Feisty Jewish Grandma Serves as Inspiration for Entertaining App
The iGavolt app reminds users to call their bubbe.
CHICAGO, ILLINOIS — The sharp tongue of Golden Girl’s Sophia Petrillo has nothing on Annette Kleinman Markell—the spunky Jewish grandmother of Cleveland native Brad Kleinman, 36. Markell, or “Gramma Netty” as she is affectionately known, is the face and voice behind iGavolt — a unique iPhone app created for Jewish kids, young and old.
“The app is like having a Jewish grandparent with you, in your pocket, wherever you go —to make you laugh or go ‘aww’ when you listen to it,” stated Kleinman. “I’m excited the design came out so well and that the app is easy and fun to use by people of all ages.”
Are you still single? Fiending for some farfel? Do you not call your bubbe as much as you know you should? Well, Gramma Netty has plenty to say about it. iGavolt contains 17 audio files of its blunt and opinionated star. Users, of course, should expect nothing less from a Jewish grandmother.
“My favorite audios are probably the two of her laughing (Gramma chuckle #1 and Gramma Chuckle #2). They’re not ‘sayings,’ but every time I hear them I immediately think of gramma and I smile,” stated Kleinman. “My next favorite would probably be ‘Matza Balls,’ since she would always tell me that she liked her matza balls hard instead of soft. She must have told me that 100 times.”
Some might argue that Gramma Netty is the real brains behind the app—not her grandson. After all, it’s her image and recorded snappy one-liners that make the app even possible. It features a hip Gramma Netty in dark-colored shades wearing a Flavor Flav clock draped around her neck. It doesn’t get much cooler than that.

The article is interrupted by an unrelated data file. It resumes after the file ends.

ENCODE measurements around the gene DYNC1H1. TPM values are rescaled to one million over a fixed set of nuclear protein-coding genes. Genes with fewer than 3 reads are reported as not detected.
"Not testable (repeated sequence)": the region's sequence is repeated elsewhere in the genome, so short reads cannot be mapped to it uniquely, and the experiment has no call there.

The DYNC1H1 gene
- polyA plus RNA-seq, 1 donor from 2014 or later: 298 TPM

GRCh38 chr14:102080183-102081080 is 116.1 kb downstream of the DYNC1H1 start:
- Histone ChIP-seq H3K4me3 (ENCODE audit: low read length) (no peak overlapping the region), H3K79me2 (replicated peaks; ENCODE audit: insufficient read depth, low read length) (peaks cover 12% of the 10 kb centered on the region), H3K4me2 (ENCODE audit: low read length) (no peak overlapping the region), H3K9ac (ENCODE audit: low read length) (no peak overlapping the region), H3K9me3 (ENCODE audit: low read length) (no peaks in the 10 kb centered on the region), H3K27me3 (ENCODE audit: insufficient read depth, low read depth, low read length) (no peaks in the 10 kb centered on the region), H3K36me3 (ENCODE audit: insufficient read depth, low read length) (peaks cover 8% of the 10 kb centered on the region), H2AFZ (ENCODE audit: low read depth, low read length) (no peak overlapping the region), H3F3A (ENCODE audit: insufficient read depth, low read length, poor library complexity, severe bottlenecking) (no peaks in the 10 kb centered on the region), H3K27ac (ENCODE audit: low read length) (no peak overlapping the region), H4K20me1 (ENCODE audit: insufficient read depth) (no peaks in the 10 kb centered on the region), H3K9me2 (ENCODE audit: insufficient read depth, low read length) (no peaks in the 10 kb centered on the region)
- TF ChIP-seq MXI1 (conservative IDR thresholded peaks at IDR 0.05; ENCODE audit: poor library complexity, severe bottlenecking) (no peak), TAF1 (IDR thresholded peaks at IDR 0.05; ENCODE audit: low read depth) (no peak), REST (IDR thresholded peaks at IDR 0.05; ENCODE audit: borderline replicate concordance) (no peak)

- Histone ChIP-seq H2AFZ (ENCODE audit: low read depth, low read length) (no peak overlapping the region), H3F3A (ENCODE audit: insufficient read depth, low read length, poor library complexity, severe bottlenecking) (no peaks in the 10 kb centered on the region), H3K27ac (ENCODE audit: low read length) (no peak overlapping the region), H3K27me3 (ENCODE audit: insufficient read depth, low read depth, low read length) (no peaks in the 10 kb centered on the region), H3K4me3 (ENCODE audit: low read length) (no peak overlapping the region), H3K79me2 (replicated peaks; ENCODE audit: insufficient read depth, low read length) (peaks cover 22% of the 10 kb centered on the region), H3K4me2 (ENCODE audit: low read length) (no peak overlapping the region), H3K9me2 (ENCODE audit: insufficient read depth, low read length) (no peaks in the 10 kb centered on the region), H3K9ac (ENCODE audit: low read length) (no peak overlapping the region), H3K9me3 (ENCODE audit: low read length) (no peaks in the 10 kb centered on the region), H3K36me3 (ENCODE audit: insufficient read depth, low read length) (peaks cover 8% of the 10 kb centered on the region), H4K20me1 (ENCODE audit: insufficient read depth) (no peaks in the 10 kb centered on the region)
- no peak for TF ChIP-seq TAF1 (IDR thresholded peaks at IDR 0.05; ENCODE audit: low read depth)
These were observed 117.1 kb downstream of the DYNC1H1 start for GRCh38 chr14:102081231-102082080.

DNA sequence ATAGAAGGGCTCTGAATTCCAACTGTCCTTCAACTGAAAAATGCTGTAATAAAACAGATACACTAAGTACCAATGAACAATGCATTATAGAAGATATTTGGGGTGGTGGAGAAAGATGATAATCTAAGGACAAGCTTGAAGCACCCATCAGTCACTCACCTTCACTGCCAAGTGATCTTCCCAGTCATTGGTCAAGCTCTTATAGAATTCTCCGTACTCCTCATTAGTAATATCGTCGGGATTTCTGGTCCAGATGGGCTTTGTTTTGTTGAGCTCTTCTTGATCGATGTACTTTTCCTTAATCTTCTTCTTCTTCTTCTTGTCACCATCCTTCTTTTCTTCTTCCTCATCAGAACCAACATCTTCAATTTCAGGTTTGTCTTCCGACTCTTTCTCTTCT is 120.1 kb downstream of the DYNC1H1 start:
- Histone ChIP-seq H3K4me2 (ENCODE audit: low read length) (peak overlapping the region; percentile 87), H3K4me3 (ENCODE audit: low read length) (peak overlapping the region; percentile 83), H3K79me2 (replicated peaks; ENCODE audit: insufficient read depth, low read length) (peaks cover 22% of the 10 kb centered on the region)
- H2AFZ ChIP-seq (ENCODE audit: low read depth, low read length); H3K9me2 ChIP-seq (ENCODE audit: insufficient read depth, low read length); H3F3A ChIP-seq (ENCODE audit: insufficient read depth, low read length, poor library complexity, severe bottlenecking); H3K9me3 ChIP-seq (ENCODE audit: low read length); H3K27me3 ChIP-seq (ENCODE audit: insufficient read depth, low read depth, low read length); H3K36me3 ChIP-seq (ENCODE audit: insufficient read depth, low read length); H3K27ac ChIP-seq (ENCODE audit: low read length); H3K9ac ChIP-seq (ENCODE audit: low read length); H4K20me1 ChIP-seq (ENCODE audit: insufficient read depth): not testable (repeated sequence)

“Recording her audio for the app may have been much more fun for me than it was for her! I did my best to explain what I was doing, but she definitely had an attitude of ‘whatever you want, Bradley’ and smiled and laughed during the entire process,” stated Kleinman.
Besides the witty comments, the app also lets users receive weekly reminders to call their gramma or grampa (or think about them if they’ve passed). Users can also have Netty rap to a hip hop beat to more than a dozen DJ sound effects. While Netty wasn’t exactly a fan of hip hop, in iGavolt, her rap game is on point.
“As users will hear on the app, she '...doesn’t like the music of today,'” stated Kleinman. “She loved music of the '40s, classical, Broadway, and went to every single show her grandchildren were in during their childhood. She liked Frank Sinatra, Rosemary Clooney, Cole Porter... the classics.”
The app also has some "hidden" audio files (called “Hidden Matza Balls”) that can be enabled by tapping the correct code, in order (like the old "Contra" code that most people born in the '80s know by heart.)
Kleinman got the inspiration for the app after spending endless dinners with Gramma Netty and her closest friends at Corky & Lenny’s or Jack's Deli in Cleveland, Ohio. For him, watching Gramma Netty hold a conversation was quite the show, and fond memories stay with him to this day.
“Netty always stood up and spoke up for what she believed in, and wasn’t afraid of a debate (especially with her sister Flo!),” stated Kleinman. “She never held back. She laughed a lot (mostly at herself), and ‘self-deprecating humor’ was her strong suit,” stated Kleinman.
The two first began working on iGavolt in 2009 and released an early version of the app around the same time. The latest version of the app includes a sleeker design along with the "Grandparent Reminder" feature.
Unfortunately, Gramma Netty passed away last year at the age of 92. “If she were here today, she’d probably make a comment like ‘You know I’m not that funny, Bradley’… which is what made her funny,” stated Kleinman.
Thanks to technology, Gramma Netty’s memory also lives on in the Apple iTunes store. The app can currently be downloaded for 99 cents. In future releases, iGavolt will include additional phrases from Jewish Grampa Sam Silverman, the grandfather of Kleinman’s wife (who just turned 100 this past year.) Ten percent of the proceeds from the app benefits Menorah Park in Beachwood, Ohio—where Netty spent her final days.